Minnesota Sen. Amy Klobuchar declined to charge cop who killed George Floyd in previous cases
The former chief prosecutor has a troubling past record when it comes to civilians vs. the police.
George Floyd’s death in Minneapolis by the hands of a cop has created a furor and protests over police brutality. Minnesota Sen. Amy Klobuchar is now under scrutiny for failing to pursue charges against the officer involved when she was chief prosecutor.
Ex-Minneapolis police officer Derick Chauvin kneeled on Floyd’s neck for eight minutes as he struggled to breathe on Monday. He and three other officers have since been fired but the incident with Floyd was not the first controversial one in his police jacket. Chauvin has at least 10 complaints of misconduct against him according to the database that registers complaints against police.
Klobuchar, Minnesota’s Democratic senator—and a possible vice presidential running mate to presumptive Democratic nominee Joe Biden has demanded a “complete and thorough” investigation into Floyd’s death.
My statement on the officer-involved death in Minneapolis: pic.twitter.com/HUoGfXEj7R
— Amy Klobuchar (@amyklobuchar) May 26, 2020
However, her words are seen as hollow given her actions as a chief prosecutor from 1999 and 2007.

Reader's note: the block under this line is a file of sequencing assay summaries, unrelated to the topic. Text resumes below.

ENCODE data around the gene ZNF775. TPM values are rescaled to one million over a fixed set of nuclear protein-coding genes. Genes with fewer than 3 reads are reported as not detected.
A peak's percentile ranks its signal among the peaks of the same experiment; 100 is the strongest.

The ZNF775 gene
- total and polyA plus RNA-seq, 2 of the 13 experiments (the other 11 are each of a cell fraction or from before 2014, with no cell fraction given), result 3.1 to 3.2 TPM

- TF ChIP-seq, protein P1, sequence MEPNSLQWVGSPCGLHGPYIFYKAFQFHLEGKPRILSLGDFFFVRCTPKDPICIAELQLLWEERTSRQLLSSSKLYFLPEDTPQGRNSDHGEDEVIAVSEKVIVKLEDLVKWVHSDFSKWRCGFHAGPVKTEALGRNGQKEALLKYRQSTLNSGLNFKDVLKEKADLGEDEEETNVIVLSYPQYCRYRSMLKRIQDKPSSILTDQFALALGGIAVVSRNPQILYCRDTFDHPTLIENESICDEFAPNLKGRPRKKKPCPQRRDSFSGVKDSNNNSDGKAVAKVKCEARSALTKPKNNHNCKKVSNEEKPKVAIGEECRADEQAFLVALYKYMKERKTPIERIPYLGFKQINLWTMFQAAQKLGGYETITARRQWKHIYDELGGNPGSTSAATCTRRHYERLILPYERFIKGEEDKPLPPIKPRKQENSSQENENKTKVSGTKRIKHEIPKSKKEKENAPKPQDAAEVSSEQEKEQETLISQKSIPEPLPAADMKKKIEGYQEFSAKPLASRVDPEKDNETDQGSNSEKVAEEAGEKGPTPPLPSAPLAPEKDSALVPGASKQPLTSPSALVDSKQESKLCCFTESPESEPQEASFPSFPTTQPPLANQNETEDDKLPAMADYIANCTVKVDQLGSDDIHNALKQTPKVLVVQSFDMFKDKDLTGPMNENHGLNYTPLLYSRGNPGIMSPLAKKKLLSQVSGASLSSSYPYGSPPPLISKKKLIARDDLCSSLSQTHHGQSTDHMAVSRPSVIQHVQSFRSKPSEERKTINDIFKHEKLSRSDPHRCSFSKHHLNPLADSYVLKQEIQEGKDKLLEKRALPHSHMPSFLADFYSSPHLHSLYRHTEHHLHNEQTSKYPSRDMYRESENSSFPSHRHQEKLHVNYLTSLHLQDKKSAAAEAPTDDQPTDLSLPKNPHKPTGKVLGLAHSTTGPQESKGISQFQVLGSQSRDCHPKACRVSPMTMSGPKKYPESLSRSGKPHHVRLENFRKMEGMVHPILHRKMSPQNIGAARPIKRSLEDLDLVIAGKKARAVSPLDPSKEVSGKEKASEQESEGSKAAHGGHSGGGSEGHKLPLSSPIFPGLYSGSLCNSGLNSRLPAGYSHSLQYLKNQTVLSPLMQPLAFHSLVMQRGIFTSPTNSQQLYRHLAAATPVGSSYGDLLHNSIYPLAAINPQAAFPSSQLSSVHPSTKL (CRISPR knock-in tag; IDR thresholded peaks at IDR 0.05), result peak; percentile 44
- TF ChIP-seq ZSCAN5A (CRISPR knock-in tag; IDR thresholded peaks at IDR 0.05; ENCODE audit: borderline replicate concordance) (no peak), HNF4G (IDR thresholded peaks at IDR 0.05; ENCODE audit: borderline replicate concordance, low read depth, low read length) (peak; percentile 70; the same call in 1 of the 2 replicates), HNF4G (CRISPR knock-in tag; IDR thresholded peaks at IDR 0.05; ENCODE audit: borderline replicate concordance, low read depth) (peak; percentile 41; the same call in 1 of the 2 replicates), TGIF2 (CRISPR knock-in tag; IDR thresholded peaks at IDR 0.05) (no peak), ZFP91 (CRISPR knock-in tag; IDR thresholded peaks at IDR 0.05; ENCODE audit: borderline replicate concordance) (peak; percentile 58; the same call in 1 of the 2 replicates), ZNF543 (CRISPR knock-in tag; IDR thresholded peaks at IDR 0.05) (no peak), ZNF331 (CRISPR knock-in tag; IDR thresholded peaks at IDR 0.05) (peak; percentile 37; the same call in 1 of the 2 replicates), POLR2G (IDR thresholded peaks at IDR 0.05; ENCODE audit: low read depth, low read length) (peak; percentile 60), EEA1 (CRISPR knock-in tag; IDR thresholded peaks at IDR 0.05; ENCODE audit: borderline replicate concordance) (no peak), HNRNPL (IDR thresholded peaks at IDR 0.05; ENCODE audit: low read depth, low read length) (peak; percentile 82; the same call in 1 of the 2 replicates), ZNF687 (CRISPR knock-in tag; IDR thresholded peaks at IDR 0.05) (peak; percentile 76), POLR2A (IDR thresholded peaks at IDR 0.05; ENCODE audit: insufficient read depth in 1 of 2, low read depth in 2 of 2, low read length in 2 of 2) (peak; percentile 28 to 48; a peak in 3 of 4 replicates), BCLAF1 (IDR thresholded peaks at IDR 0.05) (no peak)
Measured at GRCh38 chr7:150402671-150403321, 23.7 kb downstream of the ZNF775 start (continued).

She declined to charge Chauvin after he was involved in a fatal accident in 2005, killed Wayne Reyes in 2006, and shot another man while in uniform in 2008. But those are not the only instances Kloubchar chose not to bring charges against a swath of officers accused of wrongdoing.
The Washington Post noted in March that Klobuchar “declined to bring charges in more than two dozen cases in which people were killed in encounters with police” while she was Hennepin County attorney. Her focus instead was on “aggressively prosecuted smaller offenses” that “have been criticized for their disproportionate effect on poor and minority communities.”
Klobuchar has not commented on the renewed scrutiny of her record but critics claim her time as the top prosecutor should disqualify her from any higher office.
Nekima Levy Armstrong, a civil rights lawyer who served as head of the Minneapolis NAACP from 2015 to 2016, told the Huffington Post in an article published Thursday that Klobuchar inflicted trauma on the people of Minnesota.
“There is absolutely no way that she is qualified to become Biden’s VP nominee,” Armstrong said.
Armstrong added that if Biden were to choose Klobuchar as his running mate, it would put him at a disadvantage with African American voters. Others agree that Klobuchar was seen as part of the root issues bubbling to the surface in Minnesota such as its disproportionately non-white jail and prison populations.
“Minnesota leadership has really supported police and the expansion of policing,” said Isabela Escalona, a spokesperson for the Centro de Trabajadores Unidos en Lucha, a Midwest worker’s advocacy group that has fought against increases in Minneapolis’ police budget.
“She’s a part of the problem and we must find community solutions to safety beyond police.”
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